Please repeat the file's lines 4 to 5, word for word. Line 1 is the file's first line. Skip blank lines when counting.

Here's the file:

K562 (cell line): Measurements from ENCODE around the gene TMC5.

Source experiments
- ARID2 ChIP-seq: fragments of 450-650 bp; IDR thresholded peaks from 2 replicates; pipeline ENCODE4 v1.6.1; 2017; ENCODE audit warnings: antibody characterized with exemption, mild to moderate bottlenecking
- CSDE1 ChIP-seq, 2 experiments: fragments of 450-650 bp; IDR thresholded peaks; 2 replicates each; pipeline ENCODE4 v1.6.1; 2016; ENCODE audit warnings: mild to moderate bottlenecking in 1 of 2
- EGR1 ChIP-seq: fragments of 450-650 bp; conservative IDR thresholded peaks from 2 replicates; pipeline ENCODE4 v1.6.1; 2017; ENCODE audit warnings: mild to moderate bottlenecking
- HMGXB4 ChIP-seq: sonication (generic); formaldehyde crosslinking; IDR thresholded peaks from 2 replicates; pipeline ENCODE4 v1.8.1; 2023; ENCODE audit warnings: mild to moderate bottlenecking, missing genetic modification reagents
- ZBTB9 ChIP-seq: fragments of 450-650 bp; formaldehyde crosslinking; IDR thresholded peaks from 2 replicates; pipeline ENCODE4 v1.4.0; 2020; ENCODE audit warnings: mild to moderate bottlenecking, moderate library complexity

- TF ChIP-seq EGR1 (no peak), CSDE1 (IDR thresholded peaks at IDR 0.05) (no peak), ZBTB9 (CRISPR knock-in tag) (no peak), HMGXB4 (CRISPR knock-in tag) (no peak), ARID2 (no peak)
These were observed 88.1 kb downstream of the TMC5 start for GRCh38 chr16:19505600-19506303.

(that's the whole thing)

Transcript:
- CSDE1 ChIP-seq, 2 experiments: fragments of 450-650 bp; IDR thresholded peaks; 2 replicates each; pipeline ENCODE4 v1.6.1; 2016; ENCODE audit warnings: mild to moderate bottlenecking in 1 of 2
- EGR1 ChIP-seq: fragments of 450-650 bp; conservative IDR thresholded peaks from 2 replicates; pipeline ENCODE4 v1.6.1; 2017; ENCODE audit warnings: mild to moderate bottlenecking